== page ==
Kirshenbaum draws back the curtain and reveals this new writing and writing space he raises the issue of digital forensics, or the activity of recovering or retrieving electronic data, interpreting it, and preserving it. Like regular forensics, this practice operates under the assumption that “every contact leaves a trace” (Kirshenbaum, 49). In other words, when you delete a file from your computer, it is not automatically erased from your hard drive. Instead, it continues to exist until it is overwritten. Kirenshenbaum likens it to an Etch A Sketch where you can still see the previous drawing behind the new one.  This means that this form of writing is both ephemeral and fixed. You can attempt to erase it or write over it, but there is often still a trace.

Sometimes, the trace is an advantage. Data is retrievable. Often new technologies and genres of digital components reconstruct previous information and data into new forms, as in the TAGOKOR  file which contains information about Korean War U.S. army officer and soldier casualties. Jefferson Bailey’s article “TAGOKOR: Biography of an Electronic Record, encourages us to consider the complexity of managing and preserving digital archival records. It traces the transition of this digital archive from punch cards, to magnetic reel tape, to tape cartridge, to disk.  This continual reprocessing of information has left a trace on how this archive is “inscribed, described, and preserved” (Bailey). Like Kirshenbaum, Bailey encourages us to note that while this archive is a representation of tragedy and human experience, it is also a record of the various methods of technological infrastructure which make up its current form.

“Digital Formats: Factors for Sustainability, Functionality, and Quality” by Caroline Arms and Carl Fleischhauer continues this exploration of the world behind the screen. It outlines the framework followed by the Library of Congress when evaluating born-digital content for preservation. There are many different types, subformats, and versions of the digital content formats people are typically familiar with. For example, a PDF is too generic and a further distinction must be applied to the file to distinguish it from various subformats. Additionally, digital archivists must consider sustainability factors when choosing a format for digital content including, disclosure, adoption, transparency, self-documentation, the impact of patents, and technical protection mechanisms.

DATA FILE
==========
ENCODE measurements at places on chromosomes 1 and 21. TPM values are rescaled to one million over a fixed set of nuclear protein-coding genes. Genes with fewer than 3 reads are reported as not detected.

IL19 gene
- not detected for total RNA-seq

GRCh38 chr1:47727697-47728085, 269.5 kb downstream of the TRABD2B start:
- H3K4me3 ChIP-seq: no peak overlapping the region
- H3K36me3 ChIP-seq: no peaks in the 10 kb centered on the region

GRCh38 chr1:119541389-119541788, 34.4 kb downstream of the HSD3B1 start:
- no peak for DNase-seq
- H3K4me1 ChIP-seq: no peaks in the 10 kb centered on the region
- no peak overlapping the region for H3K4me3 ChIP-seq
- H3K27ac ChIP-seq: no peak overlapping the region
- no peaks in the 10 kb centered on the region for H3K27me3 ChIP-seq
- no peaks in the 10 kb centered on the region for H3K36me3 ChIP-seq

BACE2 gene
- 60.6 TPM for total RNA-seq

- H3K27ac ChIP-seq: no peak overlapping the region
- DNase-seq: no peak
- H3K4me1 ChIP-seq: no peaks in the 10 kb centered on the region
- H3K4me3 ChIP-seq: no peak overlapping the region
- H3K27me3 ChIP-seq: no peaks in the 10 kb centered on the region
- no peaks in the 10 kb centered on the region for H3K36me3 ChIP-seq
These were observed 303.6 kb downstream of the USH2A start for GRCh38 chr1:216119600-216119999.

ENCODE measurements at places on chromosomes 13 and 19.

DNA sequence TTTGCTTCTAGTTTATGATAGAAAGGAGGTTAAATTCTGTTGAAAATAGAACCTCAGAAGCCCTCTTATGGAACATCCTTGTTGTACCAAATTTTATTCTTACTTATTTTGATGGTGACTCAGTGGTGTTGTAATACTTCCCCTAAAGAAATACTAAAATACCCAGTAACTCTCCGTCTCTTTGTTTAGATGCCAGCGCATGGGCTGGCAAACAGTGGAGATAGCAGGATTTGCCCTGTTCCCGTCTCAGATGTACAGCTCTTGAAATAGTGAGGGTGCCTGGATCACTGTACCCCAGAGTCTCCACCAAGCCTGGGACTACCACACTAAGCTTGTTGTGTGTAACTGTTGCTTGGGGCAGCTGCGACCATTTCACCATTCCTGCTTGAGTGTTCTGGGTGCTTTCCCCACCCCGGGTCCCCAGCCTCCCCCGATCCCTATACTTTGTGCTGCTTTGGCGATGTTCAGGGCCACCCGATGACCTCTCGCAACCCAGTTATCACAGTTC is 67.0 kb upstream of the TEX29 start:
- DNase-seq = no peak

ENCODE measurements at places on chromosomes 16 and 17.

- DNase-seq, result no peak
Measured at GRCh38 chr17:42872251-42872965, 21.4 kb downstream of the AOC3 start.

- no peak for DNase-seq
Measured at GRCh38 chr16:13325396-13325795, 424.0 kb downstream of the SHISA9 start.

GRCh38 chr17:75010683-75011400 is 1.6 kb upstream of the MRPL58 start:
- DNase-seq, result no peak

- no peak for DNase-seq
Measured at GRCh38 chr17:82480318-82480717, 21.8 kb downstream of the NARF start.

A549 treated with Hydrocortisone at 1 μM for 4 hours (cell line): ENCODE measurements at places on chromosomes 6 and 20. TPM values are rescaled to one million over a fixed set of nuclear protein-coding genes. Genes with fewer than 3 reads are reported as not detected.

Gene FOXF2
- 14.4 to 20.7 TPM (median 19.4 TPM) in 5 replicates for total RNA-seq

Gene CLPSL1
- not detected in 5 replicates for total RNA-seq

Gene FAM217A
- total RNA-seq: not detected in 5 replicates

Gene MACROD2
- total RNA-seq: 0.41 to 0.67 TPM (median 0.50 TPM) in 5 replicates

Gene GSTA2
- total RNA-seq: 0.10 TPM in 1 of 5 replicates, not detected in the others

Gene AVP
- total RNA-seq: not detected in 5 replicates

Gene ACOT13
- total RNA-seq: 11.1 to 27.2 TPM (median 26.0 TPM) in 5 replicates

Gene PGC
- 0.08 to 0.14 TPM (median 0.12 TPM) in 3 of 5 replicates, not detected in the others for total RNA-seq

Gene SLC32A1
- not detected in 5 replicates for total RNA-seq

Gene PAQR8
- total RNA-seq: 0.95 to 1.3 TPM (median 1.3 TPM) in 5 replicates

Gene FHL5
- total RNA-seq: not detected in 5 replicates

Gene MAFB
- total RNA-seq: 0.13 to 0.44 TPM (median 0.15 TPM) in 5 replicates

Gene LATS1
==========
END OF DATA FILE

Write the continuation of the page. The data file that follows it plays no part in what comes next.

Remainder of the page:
While Kirshenbaum, Bailey, Arms, and Fleischhauer have revealed the fascinating world of digital writing, Jonathan Sterne encourages us to reevaluate our conception of “analog.” He notes that there is currently an expanding notion that everything that is not digital is analog. Originally analog was meant to indicate points of contact between digital technologies but by the 1970’s it indicates contrasts from digital technology. Just as we construct the digital world as an abstract cultural conception, we also construct the analog. As we move forward in time, the technologies we now consider analog were often understood as “jarring or artificial.” (Sterne, 40). At one point Freud’s voice on a phonograph was described as “cold and mechanical” while today it would seem “warm and organic” (Sterne 40). All this is to say, as we become more comfortable with technologies, our concept of what is digital and what is analog changes.

A Couple Questions to ponder:

Should we stop using the term analog?

What is the difference between forensic materiality and formal materiality

How are documents different when they are compiled in online databases versus collected and stored on paper in filing cabinets?